In the spring of 1996, the Dairy determined it was necessary to scrape and pile the manure in its corrals. As the Dairy was aware, such scraping and piling would require driving a tractor over mounds of manure exceeding six feet in height. The Dairy, which had itself performed the task before, decided not to do so at this time because the wet winter had left the corrals too wet and slippery. Instead, the Dairy called Golden Cal Trucking (Golden Cal), a company in the business of soil amendment which had purchased manure from the Dairy in the past. The Dairy knew very little of Golden Cal, but chose to approach Golden Cal because it had paid promptly for a prior transaction in manure. Ultimately, the Dairy engaged Golden Cal to do the work, in return for either the right to purchase the manure or a discounted price on the manure.
Alberto Camargo, the decedent, was employed by Golden Cal and, on about April 29, 1996, was sent to the Dairy to begin the scraping and piling using Golden Cal's tractor. On May 17, 1996, while Alberto was driving over a manure pile, the tractor rolled and Alberto was killed.
The Camargos contend the trial court erred in granting the Dairy's motion for summary judgment because a triable issue of material fact existed regarding the negligent hiring cause of action. The Camargos argue the trial court was wrong in ruling that, pursuant to Toland v. Sunland Housing Group, Inc., supra, 18 Cal.4th 253, 74 Cal.Rptr.2d 878, 955 P.2d 504, a negligent hiring claim cannot be pursued on behalf of the employee of an independent contractor, such as Golden Cal, against the hirer of the independent contractor.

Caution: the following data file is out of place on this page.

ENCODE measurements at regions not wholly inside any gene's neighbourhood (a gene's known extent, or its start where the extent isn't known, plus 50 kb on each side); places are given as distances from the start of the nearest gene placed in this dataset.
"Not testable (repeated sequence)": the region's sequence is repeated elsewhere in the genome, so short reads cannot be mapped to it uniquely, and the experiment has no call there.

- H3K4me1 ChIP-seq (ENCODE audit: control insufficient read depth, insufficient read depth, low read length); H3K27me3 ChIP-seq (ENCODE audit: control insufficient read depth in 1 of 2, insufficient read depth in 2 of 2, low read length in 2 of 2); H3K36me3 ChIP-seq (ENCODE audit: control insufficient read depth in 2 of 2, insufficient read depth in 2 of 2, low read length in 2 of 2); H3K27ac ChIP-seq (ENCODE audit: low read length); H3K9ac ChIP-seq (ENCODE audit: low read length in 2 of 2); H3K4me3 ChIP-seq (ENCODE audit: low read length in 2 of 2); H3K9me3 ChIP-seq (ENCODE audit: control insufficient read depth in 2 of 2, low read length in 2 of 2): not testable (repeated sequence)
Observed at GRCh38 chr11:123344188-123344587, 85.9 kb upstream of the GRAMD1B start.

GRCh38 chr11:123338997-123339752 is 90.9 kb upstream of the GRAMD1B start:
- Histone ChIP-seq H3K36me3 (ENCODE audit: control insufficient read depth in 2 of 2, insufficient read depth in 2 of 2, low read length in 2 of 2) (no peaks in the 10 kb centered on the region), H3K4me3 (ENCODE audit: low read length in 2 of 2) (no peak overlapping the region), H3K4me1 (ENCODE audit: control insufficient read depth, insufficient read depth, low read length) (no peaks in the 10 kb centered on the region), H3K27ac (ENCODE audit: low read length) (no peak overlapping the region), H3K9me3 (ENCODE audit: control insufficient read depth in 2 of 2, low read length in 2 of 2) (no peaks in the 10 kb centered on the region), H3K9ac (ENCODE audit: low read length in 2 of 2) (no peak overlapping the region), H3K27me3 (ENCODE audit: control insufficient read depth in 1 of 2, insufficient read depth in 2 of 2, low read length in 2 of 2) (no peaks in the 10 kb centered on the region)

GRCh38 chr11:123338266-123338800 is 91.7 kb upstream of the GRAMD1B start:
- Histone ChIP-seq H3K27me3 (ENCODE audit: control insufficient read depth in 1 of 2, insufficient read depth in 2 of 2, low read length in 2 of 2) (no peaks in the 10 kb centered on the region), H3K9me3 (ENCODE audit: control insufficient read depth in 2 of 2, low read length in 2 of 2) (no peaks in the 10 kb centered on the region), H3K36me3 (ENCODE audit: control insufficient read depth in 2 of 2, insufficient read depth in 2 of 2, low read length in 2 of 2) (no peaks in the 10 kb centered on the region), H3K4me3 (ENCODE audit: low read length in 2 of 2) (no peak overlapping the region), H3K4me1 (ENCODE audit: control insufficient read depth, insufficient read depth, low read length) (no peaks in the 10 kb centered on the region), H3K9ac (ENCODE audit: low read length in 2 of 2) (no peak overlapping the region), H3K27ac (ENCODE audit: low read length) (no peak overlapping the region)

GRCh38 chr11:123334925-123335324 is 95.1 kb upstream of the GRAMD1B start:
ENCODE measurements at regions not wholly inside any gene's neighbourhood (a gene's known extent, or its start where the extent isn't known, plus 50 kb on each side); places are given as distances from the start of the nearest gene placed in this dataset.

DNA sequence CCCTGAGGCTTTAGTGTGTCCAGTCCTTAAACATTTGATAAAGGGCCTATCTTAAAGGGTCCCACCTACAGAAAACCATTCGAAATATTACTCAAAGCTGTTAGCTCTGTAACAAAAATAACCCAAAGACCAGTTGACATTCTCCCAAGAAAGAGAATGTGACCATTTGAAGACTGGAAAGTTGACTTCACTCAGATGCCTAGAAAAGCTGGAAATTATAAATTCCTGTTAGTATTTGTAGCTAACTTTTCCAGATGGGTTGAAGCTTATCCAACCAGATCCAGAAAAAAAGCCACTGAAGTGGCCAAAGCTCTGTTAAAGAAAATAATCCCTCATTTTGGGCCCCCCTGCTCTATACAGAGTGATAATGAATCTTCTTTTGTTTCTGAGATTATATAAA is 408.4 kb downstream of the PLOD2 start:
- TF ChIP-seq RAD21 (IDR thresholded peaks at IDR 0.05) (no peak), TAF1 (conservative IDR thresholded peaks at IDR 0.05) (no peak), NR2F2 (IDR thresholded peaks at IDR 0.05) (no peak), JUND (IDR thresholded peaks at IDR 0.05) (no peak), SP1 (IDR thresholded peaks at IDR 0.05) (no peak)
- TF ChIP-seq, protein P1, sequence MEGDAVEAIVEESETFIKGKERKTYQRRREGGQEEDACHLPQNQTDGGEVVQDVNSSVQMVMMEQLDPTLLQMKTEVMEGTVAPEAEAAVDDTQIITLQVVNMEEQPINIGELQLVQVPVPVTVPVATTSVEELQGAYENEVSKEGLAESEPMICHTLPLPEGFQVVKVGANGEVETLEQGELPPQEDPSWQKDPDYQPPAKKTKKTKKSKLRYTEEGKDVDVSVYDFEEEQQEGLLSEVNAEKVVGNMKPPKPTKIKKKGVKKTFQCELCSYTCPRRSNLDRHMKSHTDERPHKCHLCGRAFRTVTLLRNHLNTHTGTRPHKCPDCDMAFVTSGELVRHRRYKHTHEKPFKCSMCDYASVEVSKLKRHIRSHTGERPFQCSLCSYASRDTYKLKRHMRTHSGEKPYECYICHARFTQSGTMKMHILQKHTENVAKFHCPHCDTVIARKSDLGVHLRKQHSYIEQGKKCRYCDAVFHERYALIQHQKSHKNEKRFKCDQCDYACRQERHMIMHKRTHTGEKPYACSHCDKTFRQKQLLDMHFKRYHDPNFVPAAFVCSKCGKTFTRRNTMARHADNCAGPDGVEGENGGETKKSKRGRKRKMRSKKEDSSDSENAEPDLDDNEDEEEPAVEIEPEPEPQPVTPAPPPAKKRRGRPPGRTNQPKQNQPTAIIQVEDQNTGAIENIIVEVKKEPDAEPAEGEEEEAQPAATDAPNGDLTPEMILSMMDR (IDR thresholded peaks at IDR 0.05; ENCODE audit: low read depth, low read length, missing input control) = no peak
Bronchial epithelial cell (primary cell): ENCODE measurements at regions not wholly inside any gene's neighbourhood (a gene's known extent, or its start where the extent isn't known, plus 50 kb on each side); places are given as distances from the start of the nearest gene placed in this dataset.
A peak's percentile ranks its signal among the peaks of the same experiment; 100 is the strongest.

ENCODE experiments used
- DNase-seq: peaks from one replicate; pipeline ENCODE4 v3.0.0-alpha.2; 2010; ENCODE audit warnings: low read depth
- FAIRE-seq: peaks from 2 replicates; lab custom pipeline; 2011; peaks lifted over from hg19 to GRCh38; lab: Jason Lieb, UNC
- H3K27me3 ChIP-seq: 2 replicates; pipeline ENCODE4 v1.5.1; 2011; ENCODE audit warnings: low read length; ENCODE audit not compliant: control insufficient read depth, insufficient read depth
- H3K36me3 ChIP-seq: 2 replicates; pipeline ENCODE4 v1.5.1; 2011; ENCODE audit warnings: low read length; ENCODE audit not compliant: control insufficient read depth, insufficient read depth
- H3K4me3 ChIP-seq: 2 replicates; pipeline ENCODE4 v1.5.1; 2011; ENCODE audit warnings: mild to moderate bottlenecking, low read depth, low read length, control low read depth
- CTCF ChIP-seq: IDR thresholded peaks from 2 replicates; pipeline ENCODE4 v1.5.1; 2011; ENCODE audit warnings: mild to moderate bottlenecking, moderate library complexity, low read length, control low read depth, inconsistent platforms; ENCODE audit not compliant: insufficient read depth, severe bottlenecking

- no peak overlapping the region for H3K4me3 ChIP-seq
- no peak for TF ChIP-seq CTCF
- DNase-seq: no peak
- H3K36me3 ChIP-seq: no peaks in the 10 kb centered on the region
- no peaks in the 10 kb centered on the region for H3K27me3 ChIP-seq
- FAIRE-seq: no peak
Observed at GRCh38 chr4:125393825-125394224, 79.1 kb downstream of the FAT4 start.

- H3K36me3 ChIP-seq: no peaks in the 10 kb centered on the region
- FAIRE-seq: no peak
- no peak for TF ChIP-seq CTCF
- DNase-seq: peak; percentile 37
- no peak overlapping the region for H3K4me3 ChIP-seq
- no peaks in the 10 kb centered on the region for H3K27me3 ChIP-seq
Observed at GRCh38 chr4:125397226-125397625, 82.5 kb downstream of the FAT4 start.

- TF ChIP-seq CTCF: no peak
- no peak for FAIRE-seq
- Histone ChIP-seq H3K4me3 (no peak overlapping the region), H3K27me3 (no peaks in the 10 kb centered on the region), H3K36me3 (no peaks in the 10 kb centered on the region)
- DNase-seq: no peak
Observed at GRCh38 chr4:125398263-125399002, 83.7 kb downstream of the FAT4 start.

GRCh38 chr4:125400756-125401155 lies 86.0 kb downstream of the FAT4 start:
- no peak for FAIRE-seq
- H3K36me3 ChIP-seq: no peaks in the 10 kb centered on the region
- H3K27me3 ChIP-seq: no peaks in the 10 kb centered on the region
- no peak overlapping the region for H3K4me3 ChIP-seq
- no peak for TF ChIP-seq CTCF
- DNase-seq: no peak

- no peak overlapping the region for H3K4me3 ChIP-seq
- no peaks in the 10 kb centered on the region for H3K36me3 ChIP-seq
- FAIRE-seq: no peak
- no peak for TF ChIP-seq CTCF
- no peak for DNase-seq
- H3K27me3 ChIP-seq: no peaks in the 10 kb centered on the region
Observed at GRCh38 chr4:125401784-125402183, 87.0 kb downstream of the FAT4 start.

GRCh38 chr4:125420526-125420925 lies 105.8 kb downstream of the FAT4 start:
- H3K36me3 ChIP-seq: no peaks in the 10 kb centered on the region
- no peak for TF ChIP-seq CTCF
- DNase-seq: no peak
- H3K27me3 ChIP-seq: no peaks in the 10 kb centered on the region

I. RELEVANT STANDARDS
A. In the Trial Court
A motion for summary judgment is an assertion by the moving party that no triable issues of fact exist and therefore that the court should terminate the action without a trial. (Code Civ. Proc., § 437c, subd. (c).) A defendant moving for summary judgment bears the burden of showing the plaintiff's claims have no merit. (Ibid.) The defendant does this either by demonstrating, through the plaintiff's discovery responses, that the plaintiff will be unable to prove his or her case at trial or by negating (“disproving”), through affirmative evidence, an essential element of each of the plaintiff's causes of action. (Brantley v. Pisaro (1996) 42 Cal.App.4th 1591, 1598, 50 Cal.Rptr.2d 431.) If the defendant succeeds in meeting his or her substantive burden of proof, the burden then shifts to the plaintiff to come forward with evidence which counters the showing made by the defendant and creates a triable issue of material fact. (Ibid.) If the plaintiff fails to satisfy this burden, the trial court must enter judgment in favor of the defendant. (Ibid.)